FCC regenerator flue gas line refractory repeated failure is being experienced. Exact location of failure is at immediate downstream of the flue gas slide valve (Double disc type). Even after replacing the refractory in turnaround, hotspots developed early into unit operation. The dryout was carried out as per standard procedure and there were no thermal shocks due to sudden feed outage. Kindly suggest the reasons for this failure and if any modification in refractory type of design may help to avoid this in future.Mar-2022
Togar Manurung, Pertamina, firstname.lastname@example.org
It is not uncommon to hear the Hot Spot at transition area or Orifice Chamber Inlet section which downstream Flue Gas Stack Slide Valve and mostly several factors may involves. If the Refractory design (include anchorage) and casting has applied properly include at the transition zone then its need to review the Stress Analysis on this system from Overhead Flue Gas line Regenerator, DDSV and Orifice Chamber. We do not know what kind FCCU type and license you have
Steve Chenrack, Morgan Advanced Materials, email@example.com
It's very unlikely dry-out is the issue. The devil will be in the details including; refractory type and design of the area, what the refractory looked like prior to repair / tearout and review of the hot spots before and now. Sorry not to have a more specific recommendation but these all have to be treated as unique situations to find the root cause.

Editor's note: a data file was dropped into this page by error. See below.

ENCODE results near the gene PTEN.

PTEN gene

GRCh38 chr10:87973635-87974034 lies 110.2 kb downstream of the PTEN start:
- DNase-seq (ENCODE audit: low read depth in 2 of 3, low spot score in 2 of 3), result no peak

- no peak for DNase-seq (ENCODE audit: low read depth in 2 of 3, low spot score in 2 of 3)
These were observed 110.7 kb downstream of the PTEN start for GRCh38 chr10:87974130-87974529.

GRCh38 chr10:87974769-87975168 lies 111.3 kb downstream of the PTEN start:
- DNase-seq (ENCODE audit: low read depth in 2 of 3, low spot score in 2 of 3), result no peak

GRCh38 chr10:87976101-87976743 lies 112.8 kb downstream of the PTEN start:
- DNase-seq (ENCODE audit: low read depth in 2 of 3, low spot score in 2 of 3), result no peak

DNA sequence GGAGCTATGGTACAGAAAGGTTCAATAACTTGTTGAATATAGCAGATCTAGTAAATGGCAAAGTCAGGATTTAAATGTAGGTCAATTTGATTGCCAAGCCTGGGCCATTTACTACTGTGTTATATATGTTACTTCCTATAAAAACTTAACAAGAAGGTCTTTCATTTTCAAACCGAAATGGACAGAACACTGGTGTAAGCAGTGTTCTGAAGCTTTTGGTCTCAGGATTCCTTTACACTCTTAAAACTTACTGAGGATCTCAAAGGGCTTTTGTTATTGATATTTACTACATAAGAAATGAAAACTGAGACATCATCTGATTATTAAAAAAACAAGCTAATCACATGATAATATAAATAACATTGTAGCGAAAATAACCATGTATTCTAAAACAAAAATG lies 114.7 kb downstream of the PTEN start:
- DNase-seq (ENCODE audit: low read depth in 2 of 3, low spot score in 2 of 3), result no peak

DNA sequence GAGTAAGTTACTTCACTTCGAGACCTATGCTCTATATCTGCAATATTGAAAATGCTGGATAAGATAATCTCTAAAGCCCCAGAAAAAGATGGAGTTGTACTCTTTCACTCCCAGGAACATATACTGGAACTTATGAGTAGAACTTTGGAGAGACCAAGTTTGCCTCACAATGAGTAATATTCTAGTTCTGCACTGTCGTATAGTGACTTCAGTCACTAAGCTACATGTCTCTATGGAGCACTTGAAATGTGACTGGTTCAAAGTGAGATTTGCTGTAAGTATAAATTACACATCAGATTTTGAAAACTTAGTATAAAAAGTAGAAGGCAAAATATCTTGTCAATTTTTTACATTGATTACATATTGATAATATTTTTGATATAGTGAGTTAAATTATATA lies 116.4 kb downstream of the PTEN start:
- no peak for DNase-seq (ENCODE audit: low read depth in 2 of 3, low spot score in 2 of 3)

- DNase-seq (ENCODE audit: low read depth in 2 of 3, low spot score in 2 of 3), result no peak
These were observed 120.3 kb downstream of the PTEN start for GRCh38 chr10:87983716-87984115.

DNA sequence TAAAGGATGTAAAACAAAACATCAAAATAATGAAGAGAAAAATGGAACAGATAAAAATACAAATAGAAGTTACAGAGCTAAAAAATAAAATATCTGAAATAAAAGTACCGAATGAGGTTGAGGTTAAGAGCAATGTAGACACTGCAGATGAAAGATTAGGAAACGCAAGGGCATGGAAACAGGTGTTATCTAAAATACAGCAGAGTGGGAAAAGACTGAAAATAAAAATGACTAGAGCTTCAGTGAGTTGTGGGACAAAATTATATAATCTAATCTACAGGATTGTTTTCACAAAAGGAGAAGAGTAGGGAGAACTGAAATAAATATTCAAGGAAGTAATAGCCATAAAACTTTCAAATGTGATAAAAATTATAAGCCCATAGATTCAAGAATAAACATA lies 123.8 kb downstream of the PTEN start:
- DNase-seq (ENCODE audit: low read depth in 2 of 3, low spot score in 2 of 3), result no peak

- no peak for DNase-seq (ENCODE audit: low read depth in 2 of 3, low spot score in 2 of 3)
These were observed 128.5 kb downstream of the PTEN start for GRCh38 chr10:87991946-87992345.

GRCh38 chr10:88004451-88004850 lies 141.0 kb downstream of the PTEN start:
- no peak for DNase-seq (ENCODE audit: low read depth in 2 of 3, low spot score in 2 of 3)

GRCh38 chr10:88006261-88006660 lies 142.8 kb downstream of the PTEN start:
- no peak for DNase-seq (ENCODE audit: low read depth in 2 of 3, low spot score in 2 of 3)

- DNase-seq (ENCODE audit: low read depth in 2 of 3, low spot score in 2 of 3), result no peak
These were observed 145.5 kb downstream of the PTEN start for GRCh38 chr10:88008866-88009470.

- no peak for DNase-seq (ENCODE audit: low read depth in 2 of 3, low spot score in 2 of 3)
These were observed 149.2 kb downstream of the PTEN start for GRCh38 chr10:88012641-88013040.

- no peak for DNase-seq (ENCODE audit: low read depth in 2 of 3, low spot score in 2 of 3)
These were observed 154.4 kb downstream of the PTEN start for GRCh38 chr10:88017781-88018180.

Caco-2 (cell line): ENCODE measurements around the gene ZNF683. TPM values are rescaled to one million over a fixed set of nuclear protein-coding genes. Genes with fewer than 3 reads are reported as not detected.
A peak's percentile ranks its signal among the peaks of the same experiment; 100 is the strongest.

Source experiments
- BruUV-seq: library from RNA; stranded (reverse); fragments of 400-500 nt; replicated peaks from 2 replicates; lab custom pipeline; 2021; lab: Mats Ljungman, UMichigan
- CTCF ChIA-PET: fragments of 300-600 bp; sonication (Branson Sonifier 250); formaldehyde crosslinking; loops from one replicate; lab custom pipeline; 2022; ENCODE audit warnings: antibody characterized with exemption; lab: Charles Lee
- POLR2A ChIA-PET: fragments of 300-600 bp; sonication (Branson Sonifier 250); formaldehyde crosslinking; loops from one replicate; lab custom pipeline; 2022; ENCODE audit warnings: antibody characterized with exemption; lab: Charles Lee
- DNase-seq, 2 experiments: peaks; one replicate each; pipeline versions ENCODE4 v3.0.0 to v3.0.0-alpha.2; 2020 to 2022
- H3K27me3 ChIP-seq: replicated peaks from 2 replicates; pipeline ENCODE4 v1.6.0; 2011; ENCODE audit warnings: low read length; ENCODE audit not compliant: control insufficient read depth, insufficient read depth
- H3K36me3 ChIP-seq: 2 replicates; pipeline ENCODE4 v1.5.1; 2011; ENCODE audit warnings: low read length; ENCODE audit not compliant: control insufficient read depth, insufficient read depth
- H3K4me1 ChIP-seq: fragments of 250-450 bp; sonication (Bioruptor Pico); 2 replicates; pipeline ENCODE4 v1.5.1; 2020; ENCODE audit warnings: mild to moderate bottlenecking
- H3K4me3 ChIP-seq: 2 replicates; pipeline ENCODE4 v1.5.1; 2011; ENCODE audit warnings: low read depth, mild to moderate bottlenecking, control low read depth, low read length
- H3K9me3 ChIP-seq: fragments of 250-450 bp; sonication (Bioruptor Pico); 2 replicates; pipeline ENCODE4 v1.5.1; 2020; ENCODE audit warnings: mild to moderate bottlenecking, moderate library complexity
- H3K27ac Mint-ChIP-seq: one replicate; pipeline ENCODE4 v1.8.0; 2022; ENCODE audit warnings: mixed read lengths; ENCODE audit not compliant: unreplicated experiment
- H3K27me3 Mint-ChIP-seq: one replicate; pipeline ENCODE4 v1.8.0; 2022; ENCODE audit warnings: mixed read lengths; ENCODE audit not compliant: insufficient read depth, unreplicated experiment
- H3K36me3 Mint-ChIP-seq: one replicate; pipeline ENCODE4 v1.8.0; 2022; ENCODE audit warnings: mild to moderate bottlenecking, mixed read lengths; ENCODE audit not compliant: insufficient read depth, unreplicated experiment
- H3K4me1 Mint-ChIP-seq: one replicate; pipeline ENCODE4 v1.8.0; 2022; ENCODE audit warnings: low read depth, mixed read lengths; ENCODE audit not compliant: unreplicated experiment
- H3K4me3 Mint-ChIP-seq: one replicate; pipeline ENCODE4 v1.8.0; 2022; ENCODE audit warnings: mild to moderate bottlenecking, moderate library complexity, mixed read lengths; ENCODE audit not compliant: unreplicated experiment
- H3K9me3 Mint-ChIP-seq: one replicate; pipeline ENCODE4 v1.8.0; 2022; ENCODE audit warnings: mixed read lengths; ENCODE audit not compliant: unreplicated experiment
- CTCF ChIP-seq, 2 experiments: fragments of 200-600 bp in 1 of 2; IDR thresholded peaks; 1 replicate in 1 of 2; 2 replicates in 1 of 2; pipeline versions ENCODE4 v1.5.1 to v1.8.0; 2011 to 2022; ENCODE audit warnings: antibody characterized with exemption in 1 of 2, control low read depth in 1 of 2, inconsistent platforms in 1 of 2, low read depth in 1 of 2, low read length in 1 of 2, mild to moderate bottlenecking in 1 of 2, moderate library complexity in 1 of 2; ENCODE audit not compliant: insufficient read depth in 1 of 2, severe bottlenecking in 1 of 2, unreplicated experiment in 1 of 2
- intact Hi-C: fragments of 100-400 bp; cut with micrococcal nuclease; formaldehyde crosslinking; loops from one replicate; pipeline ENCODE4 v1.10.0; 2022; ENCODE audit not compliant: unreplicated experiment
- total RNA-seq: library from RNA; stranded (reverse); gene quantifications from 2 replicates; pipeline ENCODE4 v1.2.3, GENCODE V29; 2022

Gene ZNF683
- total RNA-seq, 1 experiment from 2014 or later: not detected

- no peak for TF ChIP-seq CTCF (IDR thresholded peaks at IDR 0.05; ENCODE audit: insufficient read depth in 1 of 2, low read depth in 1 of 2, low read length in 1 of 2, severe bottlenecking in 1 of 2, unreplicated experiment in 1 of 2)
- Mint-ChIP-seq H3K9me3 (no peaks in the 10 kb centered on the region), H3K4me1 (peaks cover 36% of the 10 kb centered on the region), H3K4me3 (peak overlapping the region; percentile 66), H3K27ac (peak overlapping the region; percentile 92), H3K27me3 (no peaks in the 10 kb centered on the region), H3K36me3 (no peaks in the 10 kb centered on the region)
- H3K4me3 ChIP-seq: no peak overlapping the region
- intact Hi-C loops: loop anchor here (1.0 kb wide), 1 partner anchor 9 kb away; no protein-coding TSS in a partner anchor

Peter Blaser, CPFD Software, firstname.lastname@example.org
Did the refractory problems start after a change to the slide valve design or a significant increase in catalyst losses? We've observed cases where the acceleration of flow through the slide valve causes a stream of catalyst fines to locally impact walls immediately downstream of the flue gas slide valve, leading to higher than anticipated erosion in that area.
Jeffrey Bolebruch, Blasch Precision Ceramics, Inc., email@example.com
As a supplier of prefired net shapes, I cannot speak to the dryout schedule. It sounds as though you are cognizant of the need to properly dry out/cure out the material, so the odds that it is related to improper placement are smaller, although not zero. Perhaps there is some non-homogeneity in the material, or some reason why specific area(s) failed to fill. Perhaps it is a tight/difficult area to fill. You might consider a precast shapes if it is a complex area or a small diameter, that could hinder your ability to place the material.